I really feel that this book is a special event. It’s more than just a biography. I feel that you are part of this story too, because of the way the events unfolded and how they accepted you into their fold, you have actually felt this.
I’m so happy you feel that way. I have done interviews with other people and many of them were like ‘Who is this girl?’ “Why isn’t it a guy from the Guardian calling me?’ Obviously they never said that but I could feel that sentiment behind their words. I was like ‘Fine. If you’d rather talk to another middle class, middle age British man, then that’s your thing’. But obviously, I have a different perspective – I do what I do and I don’t mind if I don’t sell the book, it’s about integrity.
Can I ask about you? I look at your C.V. and it’s amazing. Did you have a really formal academic education?
Yes, the thing is that my parents didn’t. They couldn’t go to high school because of the political situation and the war etc. When I was very young we lived above a kindergarten and I really wanted to go to school. I was lucky because I had a really good memory so I was like, the brainy child in the family. It was a weird situation because my grandparents could not read or write in any language and war stopped my parent’s education so they were really focused on my sister and I having a solid education.
One last question: How did you know when the book was finished?
Oh gosh. I wrote it in French first, and edited it myself, then I had to write it entirely again in English! It was difficult finding a publisher in England because people didn’t know me there, and people don’t like to buy books written by foreign writers they don’t know. I guess they didn’t trust that I could do something special. I am glad that I have proved them wrong!
I can’t wait to read it, I wanted to talk to you purposely before I read it.. Is it true that you are speaking at an event at the British Library soon? Are you comfortable speaking in public?
Well actually I wrote the book so I could speak about the book! I am not comfortable being filmed but am very much a radio person so I am happy talking into a microphone! This story is important. It is about young guys – none of whom did any A-Levels, who turned their lives around with their creativity. Massive Attack are outside the box of their contemporaries and that has enabled them to have a very critical position, where they can comment freely on art, society and politics.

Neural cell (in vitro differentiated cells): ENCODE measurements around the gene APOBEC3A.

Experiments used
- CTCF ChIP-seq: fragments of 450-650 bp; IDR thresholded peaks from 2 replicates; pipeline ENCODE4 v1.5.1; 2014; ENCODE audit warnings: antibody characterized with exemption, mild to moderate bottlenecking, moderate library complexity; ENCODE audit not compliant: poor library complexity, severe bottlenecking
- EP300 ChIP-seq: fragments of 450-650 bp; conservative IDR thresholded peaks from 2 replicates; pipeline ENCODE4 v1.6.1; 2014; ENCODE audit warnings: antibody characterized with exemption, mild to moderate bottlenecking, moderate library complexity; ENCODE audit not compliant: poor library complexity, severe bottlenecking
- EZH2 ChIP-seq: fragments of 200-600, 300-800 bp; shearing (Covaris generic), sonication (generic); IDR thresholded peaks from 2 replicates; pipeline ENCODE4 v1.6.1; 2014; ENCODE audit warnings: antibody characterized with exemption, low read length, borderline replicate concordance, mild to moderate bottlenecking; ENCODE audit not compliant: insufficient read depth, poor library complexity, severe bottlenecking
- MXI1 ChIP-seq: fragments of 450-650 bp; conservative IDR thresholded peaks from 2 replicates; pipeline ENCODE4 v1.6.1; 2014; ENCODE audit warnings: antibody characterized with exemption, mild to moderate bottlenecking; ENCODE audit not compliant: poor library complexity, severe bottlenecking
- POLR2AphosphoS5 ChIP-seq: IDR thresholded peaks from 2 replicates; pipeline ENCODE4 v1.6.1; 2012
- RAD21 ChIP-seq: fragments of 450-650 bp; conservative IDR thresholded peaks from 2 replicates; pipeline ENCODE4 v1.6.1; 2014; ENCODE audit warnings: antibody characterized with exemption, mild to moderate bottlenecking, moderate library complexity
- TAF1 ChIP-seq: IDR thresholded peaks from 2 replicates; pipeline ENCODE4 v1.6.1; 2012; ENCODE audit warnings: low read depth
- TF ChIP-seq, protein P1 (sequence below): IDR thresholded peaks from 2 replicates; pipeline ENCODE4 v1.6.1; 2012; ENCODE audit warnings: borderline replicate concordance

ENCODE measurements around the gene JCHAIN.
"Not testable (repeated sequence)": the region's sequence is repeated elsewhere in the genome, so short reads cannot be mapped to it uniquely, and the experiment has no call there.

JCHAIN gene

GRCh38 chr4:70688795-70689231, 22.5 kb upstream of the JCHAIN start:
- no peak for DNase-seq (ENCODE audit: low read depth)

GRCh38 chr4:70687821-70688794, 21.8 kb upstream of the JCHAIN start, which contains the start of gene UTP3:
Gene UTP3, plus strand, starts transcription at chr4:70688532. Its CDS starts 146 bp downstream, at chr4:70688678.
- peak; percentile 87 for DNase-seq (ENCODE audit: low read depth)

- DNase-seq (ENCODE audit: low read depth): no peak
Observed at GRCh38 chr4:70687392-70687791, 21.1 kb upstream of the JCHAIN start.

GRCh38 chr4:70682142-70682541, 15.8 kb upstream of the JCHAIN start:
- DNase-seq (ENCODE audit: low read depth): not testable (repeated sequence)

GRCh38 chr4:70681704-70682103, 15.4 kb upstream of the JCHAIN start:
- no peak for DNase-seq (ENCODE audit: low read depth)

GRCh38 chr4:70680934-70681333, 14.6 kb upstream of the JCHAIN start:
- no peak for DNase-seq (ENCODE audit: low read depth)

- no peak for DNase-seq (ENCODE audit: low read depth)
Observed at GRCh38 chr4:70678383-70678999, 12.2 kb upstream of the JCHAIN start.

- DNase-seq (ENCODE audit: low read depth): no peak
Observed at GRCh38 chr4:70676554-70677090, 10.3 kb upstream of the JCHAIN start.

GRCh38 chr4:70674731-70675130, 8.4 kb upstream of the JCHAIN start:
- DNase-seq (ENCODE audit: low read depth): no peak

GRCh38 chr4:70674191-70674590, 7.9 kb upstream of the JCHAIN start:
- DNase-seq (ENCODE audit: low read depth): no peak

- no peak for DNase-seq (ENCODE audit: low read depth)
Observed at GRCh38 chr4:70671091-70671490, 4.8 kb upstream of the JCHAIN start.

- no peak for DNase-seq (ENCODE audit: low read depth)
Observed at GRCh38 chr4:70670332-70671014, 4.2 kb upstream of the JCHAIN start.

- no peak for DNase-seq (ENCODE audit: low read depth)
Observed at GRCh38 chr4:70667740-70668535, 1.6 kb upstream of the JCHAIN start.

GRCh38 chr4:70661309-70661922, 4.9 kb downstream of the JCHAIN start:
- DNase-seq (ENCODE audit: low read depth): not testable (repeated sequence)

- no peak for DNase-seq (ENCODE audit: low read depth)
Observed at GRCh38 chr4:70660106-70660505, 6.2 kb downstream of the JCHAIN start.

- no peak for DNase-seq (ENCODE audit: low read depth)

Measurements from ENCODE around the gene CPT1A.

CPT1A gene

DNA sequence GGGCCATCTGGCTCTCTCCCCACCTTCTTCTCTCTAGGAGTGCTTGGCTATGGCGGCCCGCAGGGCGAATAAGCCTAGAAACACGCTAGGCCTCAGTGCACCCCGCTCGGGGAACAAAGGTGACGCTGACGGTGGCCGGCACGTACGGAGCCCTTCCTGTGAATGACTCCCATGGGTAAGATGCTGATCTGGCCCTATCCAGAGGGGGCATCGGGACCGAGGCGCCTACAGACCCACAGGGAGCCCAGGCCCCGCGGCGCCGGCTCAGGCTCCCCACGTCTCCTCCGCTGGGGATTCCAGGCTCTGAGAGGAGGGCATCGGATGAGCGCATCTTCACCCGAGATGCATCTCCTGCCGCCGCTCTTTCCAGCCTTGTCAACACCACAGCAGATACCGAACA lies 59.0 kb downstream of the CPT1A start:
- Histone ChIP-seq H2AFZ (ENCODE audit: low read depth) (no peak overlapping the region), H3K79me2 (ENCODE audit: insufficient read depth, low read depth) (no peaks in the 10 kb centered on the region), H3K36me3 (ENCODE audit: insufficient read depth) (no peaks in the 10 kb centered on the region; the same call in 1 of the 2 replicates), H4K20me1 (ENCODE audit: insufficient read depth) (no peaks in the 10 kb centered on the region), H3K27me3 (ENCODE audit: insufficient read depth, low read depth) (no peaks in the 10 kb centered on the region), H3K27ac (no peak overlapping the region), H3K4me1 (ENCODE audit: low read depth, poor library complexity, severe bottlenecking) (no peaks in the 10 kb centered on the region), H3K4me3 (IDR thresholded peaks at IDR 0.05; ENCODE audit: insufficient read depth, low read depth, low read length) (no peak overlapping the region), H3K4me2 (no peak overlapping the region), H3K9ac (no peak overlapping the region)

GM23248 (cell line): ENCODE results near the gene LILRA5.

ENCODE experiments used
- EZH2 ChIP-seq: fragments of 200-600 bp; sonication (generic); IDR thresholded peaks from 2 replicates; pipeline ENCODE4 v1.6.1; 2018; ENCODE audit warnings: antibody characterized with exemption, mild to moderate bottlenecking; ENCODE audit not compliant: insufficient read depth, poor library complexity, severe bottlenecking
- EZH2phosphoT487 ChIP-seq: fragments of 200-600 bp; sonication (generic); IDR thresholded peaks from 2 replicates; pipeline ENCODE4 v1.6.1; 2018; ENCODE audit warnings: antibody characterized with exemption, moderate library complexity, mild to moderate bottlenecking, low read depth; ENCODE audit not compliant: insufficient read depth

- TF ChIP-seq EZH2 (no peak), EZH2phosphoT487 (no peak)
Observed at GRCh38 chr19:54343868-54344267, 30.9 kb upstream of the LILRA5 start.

Thank you so much Melissa. It has been a real pleasure chatting to you.
The story of a sound, a city and a group of revolutionary artists
Bristol was part-built on the wealth generated by the slave trade, an arrival point for Caribbean immigrants, and a melting pot that shaped one of the most successful and innovative bands of the last thirty years, Massive Attack. Journalist and broadcaster Miranda Sawyer talks to the author of a new book on their story, Melissa Chemam, and special guests, artist Inkie, producer Mad Professor and musician Mark Stewart.
Massive Attack: Out Of The Comfort Zone (Tangent Books, Bristol, 2019) is based on a long series of interviews with Robert Del Naja (known as 3D), other Massive Attack members as well as many other musicians and artists who worked with Massive Attack or saw them arise. It explores the often non-conformist history of Bristol and how it shaped the formation of the Wild Bunch and then Massive Attack, and how band members 3D, Daddy G and Mushroom shared this space with musicians and artists including Banksy, Tricky, Portishead and so many more. Chemam follows the making of their groundbreaking album Blue Lines; their astounding successors including Mezzanine, and their unique collaborations with Horace Andy, Shara Nelson, Tracey Thorn, Madonna, Elizabeth Fraser, Sinéad O’Connor, Mos Def, Damon Albarn, Young Fathers, Adam Curtis, Banksy and others.
This event will have speech to text interpretation.